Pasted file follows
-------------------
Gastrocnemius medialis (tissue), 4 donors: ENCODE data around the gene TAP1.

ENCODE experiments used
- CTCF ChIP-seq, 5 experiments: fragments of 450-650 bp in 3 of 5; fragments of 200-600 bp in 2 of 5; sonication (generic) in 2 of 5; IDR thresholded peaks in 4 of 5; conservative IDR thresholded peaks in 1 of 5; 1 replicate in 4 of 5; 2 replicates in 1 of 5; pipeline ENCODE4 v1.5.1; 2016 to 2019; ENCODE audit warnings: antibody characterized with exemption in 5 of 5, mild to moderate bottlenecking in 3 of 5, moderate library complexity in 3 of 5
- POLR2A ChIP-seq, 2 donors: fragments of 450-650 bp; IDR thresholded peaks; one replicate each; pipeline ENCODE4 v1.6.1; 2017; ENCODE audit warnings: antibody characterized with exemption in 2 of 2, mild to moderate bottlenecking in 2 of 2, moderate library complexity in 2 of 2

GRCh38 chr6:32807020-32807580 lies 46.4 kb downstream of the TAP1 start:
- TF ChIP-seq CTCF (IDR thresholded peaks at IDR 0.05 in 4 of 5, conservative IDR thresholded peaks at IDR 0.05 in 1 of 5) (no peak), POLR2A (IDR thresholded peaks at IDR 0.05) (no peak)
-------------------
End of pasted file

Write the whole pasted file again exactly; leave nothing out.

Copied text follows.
Gastrocnemius medialis (tissue), 4 donors: ENCODE data around the gene TAP1.

ENCODE experiments used
- CTCF ChIP-seq, 5 experiments: fragments of 450-650 bp in 3 of 5; fragments of 200-600 bp in 2 of 5; sonication (generic) in 2 of 5; IDR thresholded peaks in 4 of 5; conservative IDR thresholded peaks in 1 of 5; 1 replicate in 4 of 5; 2 replicates in 1 of 5; pipeline ENCODE4 v1.5.1; 2016 to 2019; ENCODE audit warnings: antibody characterized with exemption in 5 of 5, mild to moderate bottlenecking in 3 of 5, moderate library complexity in 3 of 5
- POLR2A ChIP-seq, 2 donors: fragments of 450-650 bp; IDR thresholded peaks; one replicate each; pipeline ENCODE4 v1.6.1; 2017; ENCODE audit warnings: antibody characterized with exemption in 2 of 2, mild to moderate bottlenecking in 2 of 2, moderate library complexity in 2 of 2

GRCh38 chr6:32807020-32807580 lies 46.4 kb downstream of the TAP1 start:
- TF ChIP-seq CTCF (IDR thresholded peaks at IDR 0.05 in 4 of 5, conservative IDR thresholded peaks at IDR 0.05 in 1 of 5) (no peak), POLR2A (IDR thresholded peaks at IDR 0.05) (no peak)